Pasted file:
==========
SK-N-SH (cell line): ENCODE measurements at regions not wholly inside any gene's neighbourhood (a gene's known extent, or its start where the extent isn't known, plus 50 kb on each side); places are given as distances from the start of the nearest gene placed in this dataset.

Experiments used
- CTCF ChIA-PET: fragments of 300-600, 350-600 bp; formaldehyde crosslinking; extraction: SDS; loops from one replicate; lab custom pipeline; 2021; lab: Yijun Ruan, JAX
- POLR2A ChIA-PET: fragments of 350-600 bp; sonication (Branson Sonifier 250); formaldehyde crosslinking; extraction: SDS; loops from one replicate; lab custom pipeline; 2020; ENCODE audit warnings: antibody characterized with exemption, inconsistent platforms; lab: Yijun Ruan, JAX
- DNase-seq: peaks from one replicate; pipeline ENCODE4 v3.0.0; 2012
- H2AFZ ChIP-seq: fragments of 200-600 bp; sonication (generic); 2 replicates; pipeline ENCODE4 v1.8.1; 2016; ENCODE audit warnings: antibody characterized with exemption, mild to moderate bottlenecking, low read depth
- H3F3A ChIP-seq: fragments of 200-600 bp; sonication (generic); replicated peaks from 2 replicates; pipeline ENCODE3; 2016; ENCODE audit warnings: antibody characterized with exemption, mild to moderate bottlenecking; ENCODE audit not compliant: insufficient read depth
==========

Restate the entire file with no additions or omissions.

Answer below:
SK-N-SH (cell line): ENCODE measurements at regions not wholly inside any gene's neighbourhood (a gene's known extent, or its start where the extent isn't known, plus 50 kb on each side); places are given as distances from the start of the nearest gene placed in this dataset.

Experiments used
- CTCF ChIA-PET: fragments of 300-600, 350-600 bp; formaldehyde crosslinking; extraction: SDS; loops from one replicate; lab custom pipeline; 2021; lab: Yijun Ruan, JAX
- POLR2A ChIA-PET: fragments of 350-600 bp; sonication (Branson Sonifier 250); formaldehyde crosslinking; extraction: SDS; loops from one replicate; lab custom pipeline; 2020; ENCODE audit warnings: antibody characterized with exemption, inconsistent platforms; lab: Yijun Ruan, JAX
- DNase-seq: peaks from one replicate; pipeline ENCODE4 v3.0.0; 2012
- H2AFZ ChIP-seq: fragments of 200-600 bp; sonication (generic); 2 replicates; pipeline ENCODE4 v1.8.1; 2016; ENCODE audit warnings: antibody characterized with exemption, mild to moderate bottlenecking, low read depth
- H3F3A ChIP-seq: fragments of 200-600 bp; sonication (generic); replicated peaks from 2 replicates; pipeline ENCODE3; 2016; ENCODE audit warnings: antibody characterized with exemption, mild to moderate bottlenecking; ENCODE audit not compliant: insufficient read depth